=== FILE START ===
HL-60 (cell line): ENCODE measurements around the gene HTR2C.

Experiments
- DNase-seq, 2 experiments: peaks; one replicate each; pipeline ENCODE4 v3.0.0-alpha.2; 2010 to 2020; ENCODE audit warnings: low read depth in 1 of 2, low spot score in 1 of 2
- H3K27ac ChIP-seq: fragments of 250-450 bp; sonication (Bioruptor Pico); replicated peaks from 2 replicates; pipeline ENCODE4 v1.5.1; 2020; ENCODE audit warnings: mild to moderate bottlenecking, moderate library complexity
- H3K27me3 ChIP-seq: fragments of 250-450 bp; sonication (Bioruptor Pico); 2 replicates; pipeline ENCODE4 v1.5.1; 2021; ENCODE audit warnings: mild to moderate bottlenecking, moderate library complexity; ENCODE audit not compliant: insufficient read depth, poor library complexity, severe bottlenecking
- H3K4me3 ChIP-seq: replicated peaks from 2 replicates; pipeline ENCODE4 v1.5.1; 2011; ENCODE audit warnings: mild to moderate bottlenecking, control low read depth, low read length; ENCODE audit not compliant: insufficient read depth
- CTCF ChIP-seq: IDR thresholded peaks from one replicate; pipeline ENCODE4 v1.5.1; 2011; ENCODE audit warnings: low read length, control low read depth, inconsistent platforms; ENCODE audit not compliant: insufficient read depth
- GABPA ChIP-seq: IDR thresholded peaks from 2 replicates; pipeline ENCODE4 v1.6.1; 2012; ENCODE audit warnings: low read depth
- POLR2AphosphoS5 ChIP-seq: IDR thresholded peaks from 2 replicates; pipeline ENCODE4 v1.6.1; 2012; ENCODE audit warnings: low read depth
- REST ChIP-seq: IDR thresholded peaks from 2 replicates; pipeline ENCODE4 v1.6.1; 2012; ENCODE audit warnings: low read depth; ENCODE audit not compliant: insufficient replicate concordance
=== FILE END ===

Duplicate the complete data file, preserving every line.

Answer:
HL-60 (cell line): ENCODE measurements around the gene HTR2C.

Experiments
- DNase-seq, 2 experiments: peaks; one replicate each; pipeline ENCODE4 v3.0.0-alpha.2; 2010 to 2020; ENCODE audit warnings: low read depth in 1 of 2, low spot score in 1 of 2
- H3K27ac ChIP-seq: fragments of 250-450 bp; sonication (Bioruptor Pico); replicated peaks from 2 replicates; pipeline ENCODE4 v1.5.1; 2020; ENCODE audit warnings: mild to moderate bottlenecking, moderate library complexity
- H3K27me3 ChIP-seq: fragments of 250-450 bp; sonication (Bioruptor Pico); 2 replicates; pipeline ENCODE4 v1.5.1; 2021; ENCODE audit warnings: mild to moderate bottlenecking, moderate library complexity; ENCODE audit not compliant: insufficient read depth, poor library complexity, severe bottlenecking
- H3K4me3 ChIP-seq: replicated peaks from 2 replicates; pipeline ENCODE4 v1.5.1; 2011; ENCODE audit warnings: mild to moderate bottlenecking, control low read depth, low read length; ENCODE audit not compliant: insufficient read depth
- CTCF ChIP-seq: IDR thresholded peaks from one replicate; pipeline ENCODE4 v1.5.1; 2011; ENCODE audit warnings: low read length, control low read depth, inconsistent platforms; ENCODE audit not compliant: insufficient read depth
- GABPA ChIP-seq: IDR thresholded peaks from 2 replicates; pipeline ENCODE4 v1.6.1; 2012; ENCODE audit warnings: low read depth
- POLR2AphosphoS5 ChIP-seq: IDR thresholded peaks from 2 replicates; pipeline ENCODE4 v1.6.1; 2012; ENCODE audit warnings: low read depth
- REST ChIP-seq: IDR thresholded peaks from 2 replicates; pipeline ENCODE4 v1.6.1; 2012; ENCODE audit warnings: low read depth; ENCODE audit not compliant: insufficient replicate concordance